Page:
What Is the Misconception of ‘It Is My Cross to Bear’?

Carrying our cross, therefore, is much more expansive than simply abiding by life’s irritations. Carrying our cross means that we live our lives in the Spirit of Jesus. We radically embrace loving service and self-giving.

Crosswalk.com Contributing Writer
Published Nov 29, 2022
What Is the Misconception of ‘It Is My Cross to Bear’?

Have you ever heard someone refer to something, or someone, as their “cross to bear?” The answer is, undoubtedly, “yes.” This is a common phrase used to describe whatever we find irksome or annoying in life. In doing this, however, we make the cross a vague abstraction.

Our “cross” can encapsulate everything from an annoying family member to a job we don’t like to the irritations of a fallen world. I have even heard a fellow priest refer to his church as the cross he must bear!

But is this what Jesus meant when he called us to take up our cross and follow him (Luke 9:23). Was Jesus merely speaking poetically about the inevitability of annoyance? Hardly.

For Jesus, the cross was the place of execution; it was a symbol of death. The cross was the place where Jesus took on the sins of the world and entered humanity’s separation from God. It was on the cross that Jesus echoed the agonizing cry of Psalm 22:1, “My God My God, why have you forsaken me.”

It would seem, then, that taking up our cross involves more than rolling our eyes at a minor annoyance. To take up our cross involves journeying to the cross in the same way that Jesus did. This involves nothing less than the free giving of ourselves in loving service.

As Dietrich Bonhoeffer is famous for saying, “When Christ bids us to come, he bids us to come and die.” The call to take up our cross is the call to radically endure the place of worldly rejection.

Yet, in doing so, we also give testimony to the redemptive power of God. Thus, if we wish to take up our cross, as Jesus took up his, here are three things to consider.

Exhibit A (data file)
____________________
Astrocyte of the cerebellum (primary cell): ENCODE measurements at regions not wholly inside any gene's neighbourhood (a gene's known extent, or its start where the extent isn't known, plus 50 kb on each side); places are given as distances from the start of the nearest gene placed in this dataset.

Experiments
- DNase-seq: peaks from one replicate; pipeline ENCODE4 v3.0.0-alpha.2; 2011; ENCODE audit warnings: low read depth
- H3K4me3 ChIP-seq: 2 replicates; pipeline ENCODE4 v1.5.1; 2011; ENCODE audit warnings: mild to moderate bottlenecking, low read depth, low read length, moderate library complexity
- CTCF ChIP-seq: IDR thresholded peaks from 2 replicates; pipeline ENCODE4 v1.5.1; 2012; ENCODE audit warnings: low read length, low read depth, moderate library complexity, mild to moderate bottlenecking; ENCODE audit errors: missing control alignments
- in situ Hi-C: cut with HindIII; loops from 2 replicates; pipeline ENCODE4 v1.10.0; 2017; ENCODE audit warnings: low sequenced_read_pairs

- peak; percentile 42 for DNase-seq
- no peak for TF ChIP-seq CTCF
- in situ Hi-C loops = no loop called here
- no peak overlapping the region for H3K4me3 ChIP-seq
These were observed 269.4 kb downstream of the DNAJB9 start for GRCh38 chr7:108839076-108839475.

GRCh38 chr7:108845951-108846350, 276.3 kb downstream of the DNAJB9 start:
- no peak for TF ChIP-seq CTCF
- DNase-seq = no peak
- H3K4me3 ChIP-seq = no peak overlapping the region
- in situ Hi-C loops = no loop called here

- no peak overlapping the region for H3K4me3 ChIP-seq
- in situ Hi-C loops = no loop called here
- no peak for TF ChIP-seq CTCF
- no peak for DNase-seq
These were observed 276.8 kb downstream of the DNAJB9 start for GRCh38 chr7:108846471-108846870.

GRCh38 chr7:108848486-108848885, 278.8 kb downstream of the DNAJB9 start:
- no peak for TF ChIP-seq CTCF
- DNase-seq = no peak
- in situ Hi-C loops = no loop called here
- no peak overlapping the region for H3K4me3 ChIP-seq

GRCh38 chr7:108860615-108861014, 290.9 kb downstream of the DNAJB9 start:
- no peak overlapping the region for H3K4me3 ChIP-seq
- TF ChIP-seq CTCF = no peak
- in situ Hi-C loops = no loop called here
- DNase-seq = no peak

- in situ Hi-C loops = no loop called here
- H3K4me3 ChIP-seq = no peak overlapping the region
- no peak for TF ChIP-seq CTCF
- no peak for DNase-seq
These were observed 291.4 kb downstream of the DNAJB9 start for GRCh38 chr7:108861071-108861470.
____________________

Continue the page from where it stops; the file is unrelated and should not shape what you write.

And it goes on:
1. We Endure Insult and Rebuke

Our familiarity with Christ’s death means that we sometimes miss the sheer offense and mockery that took place on the cross. The cruelty of the cross was not simply based on the extreme physical pain one experienced but also the shame and humiliation the crucified underwent.

Jesus was crucified between two criminals, signifying he was no more than a criminal to be discarded. He was stripped naked and hung on display.

The crucified became a public spectacle, hung outside the city so that people passing by could hurl their insults at them. So degrading was this manner of execution that no Roman citizen was allowed to be crucified.

When we read through the crucifixion, we must recognize the mockery and humiliation that runs through this entire event. In Luke’s gospel, we read that the rulers sneered at him, and the soldiers mocked him (Luke 23:35-36).

Even a thief beside Jesus “hurls insults at him” (Luke 23:39). Unfortunately, our English translations don’t do justice to what takes place. Luke uses the word “Blasphemei” to describe the thief’s taunts.

The word means to speak profanely with abusive and vulgar language against that which is sacred or holy. The thief blasphemes Jesus. Jesus hangs on the cross, enduring a mockery that ranges from sneering to blasphemy.

So, what does this say to us? Taking up our cross is a call to radically endure the places of insult or mockery in our lives. Jesus says, “Blessed are you when people insult you, persecute you, or say all kinds of evil against you because of me” (Matthew 5:11).

Jesus is honest about the reality of such things. As followers of Jesus, we must recognize that such times may befall our lives. Taking up our cross means that we respond to worldly rejection in the same way Christ did.

Like Christ, we embrace the insult and the shame and, by doing so, disarm them. As Jesus was silent before his accusers, we become silent before ours and refuse to retaliate evil for evil, rebuke for rebuke. Amid insult and mockery, we stand as the radical expression of redemptive love.

2. We Love Our Enemies

Why did Jesus endure the taunts and insults of the crowds? After all, he had the power to change his situation. Jesus could have unleashed a torrent of divine retribution on everyone who mocked him. In fact, this was the very thing that people were calling him to do.